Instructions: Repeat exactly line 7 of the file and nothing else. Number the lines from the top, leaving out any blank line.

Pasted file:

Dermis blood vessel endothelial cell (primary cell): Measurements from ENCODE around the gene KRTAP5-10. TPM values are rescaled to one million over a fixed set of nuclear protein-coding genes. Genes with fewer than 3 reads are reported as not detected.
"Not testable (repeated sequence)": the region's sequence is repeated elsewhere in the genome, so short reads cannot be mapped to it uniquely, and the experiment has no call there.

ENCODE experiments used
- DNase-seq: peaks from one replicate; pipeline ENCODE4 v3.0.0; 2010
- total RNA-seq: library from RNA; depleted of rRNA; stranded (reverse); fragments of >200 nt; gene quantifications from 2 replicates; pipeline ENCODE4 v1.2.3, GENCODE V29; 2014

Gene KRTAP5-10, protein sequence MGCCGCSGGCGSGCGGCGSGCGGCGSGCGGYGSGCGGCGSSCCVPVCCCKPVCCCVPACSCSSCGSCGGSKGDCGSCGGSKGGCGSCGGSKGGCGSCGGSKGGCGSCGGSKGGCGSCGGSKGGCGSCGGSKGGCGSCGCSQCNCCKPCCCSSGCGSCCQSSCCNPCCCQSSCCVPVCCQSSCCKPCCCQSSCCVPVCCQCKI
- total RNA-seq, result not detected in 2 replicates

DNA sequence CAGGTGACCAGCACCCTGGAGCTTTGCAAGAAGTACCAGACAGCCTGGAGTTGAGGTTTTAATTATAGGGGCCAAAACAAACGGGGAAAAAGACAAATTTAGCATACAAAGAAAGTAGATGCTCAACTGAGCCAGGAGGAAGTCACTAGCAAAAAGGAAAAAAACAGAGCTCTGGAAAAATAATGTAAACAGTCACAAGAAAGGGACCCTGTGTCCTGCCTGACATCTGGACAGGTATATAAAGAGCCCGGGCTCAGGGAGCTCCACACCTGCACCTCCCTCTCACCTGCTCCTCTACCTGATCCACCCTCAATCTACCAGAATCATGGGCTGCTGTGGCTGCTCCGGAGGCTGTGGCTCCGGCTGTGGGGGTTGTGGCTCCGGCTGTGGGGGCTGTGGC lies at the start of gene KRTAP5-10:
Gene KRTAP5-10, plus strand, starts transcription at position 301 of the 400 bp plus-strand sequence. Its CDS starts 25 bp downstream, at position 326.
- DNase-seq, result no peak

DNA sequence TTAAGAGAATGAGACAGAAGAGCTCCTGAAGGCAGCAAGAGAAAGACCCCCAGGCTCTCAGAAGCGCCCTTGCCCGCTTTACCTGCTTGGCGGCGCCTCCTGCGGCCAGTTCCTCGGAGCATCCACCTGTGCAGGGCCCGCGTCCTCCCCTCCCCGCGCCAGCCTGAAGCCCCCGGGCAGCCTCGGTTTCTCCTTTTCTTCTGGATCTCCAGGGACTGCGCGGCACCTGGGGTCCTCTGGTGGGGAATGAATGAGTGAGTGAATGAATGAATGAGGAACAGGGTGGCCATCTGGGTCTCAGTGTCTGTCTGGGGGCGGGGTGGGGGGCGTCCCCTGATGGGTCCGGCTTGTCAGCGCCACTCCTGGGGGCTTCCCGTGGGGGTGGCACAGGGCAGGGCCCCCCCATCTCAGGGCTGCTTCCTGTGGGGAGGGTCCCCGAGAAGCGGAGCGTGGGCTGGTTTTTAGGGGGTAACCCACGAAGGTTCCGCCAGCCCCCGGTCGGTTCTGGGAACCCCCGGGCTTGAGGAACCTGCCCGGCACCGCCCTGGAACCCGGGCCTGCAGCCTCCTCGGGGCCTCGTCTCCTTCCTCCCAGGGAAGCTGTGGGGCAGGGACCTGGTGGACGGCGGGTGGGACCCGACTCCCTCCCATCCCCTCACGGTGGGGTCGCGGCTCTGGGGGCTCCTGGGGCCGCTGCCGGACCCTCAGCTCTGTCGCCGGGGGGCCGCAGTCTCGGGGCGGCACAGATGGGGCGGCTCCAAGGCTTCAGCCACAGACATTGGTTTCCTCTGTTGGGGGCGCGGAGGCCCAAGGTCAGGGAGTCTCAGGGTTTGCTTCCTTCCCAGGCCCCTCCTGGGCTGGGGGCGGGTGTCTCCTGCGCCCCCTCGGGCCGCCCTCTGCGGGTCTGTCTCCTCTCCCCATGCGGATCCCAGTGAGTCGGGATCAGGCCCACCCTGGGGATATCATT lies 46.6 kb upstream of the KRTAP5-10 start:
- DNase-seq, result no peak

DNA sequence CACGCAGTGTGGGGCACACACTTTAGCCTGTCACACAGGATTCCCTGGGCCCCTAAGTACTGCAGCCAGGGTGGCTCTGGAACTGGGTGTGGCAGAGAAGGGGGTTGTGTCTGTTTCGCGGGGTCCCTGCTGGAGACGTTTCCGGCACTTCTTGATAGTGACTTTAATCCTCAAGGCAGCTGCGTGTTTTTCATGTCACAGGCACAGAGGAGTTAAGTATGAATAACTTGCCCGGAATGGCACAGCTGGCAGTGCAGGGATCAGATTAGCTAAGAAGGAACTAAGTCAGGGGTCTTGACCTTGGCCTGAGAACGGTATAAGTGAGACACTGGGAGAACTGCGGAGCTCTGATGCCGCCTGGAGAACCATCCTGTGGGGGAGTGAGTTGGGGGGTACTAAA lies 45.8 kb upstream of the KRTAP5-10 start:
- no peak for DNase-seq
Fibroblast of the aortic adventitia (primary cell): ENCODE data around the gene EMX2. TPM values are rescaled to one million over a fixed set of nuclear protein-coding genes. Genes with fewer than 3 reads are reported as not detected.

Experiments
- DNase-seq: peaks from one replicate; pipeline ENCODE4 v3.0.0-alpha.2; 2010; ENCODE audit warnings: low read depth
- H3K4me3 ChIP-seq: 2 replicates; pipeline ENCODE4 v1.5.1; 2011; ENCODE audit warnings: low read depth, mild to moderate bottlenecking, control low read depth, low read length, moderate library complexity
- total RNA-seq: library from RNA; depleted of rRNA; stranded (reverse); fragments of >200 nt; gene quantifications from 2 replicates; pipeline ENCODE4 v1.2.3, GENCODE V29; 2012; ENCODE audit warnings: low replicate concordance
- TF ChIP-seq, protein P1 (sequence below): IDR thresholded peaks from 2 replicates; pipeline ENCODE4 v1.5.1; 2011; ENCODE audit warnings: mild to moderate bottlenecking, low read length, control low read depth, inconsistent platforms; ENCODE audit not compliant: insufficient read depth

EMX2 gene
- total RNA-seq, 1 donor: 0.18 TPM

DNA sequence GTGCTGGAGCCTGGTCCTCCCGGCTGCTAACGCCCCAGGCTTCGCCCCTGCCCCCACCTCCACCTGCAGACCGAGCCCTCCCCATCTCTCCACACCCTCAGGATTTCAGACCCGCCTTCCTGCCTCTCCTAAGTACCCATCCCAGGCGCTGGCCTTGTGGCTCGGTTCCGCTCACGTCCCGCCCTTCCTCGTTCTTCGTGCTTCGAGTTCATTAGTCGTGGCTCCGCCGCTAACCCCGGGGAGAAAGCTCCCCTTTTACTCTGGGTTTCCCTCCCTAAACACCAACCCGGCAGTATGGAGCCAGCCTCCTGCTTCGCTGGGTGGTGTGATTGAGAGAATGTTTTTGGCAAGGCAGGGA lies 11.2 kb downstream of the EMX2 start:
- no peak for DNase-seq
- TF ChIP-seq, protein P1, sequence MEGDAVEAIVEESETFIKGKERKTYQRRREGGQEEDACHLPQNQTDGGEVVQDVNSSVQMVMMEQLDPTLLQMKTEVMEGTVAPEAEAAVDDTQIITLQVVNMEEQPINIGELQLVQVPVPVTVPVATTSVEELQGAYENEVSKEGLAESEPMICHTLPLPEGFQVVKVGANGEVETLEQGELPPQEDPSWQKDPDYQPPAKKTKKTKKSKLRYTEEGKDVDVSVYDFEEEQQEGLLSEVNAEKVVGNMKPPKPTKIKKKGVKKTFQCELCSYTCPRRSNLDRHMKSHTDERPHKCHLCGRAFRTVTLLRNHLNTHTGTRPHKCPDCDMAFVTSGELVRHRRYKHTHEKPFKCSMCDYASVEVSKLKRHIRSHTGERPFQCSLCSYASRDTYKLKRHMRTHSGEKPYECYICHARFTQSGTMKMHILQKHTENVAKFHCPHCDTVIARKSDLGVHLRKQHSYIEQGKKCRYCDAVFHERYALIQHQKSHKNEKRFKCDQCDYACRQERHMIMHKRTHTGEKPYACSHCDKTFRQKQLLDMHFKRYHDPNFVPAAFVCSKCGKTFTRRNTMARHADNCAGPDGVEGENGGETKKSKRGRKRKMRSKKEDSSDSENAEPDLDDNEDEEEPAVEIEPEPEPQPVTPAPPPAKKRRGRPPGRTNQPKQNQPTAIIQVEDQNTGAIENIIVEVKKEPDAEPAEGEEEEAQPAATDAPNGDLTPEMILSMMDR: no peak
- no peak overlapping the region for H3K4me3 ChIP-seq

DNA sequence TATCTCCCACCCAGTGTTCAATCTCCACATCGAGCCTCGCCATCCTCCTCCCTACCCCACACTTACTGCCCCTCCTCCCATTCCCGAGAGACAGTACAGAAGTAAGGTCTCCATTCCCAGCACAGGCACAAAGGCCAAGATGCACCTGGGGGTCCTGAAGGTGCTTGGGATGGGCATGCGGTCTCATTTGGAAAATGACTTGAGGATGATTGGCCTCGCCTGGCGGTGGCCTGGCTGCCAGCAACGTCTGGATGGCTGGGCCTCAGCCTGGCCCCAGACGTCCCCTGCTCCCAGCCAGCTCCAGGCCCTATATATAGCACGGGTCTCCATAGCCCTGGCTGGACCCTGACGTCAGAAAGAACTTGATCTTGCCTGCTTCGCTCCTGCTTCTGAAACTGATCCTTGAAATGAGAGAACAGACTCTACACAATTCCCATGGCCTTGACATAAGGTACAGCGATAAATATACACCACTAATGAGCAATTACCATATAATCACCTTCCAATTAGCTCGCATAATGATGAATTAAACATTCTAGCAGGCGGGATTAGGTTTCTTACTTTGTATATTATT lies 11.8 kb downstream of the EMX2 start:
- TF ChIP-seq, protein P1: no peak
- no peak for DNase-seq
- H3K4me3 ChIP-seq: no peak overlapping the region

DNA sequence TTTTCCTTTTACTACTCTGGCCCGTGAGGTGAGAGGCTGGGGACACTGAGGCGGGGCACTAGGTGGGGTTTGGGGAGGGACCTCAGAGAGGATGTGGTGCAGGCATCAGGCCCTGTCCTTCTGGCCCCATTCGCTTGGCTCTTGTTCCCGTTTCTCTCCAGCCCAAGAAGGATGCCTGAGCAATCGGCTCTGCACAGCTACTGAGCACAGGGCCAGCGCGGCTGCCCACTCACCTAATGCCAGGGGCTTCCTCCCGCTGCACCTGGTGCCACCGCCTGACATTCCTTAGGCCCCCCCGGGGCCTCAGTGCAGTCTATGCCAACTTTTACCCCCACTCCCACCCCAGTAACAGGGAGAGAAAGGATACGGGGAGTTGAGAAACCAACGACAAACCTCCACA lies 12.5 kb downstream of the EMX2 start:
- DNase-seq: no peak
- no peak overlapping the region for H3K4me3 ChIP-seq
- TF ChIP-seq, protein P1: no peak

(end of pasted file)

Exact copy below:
- total RNA-seq, result not detected in 2 replicates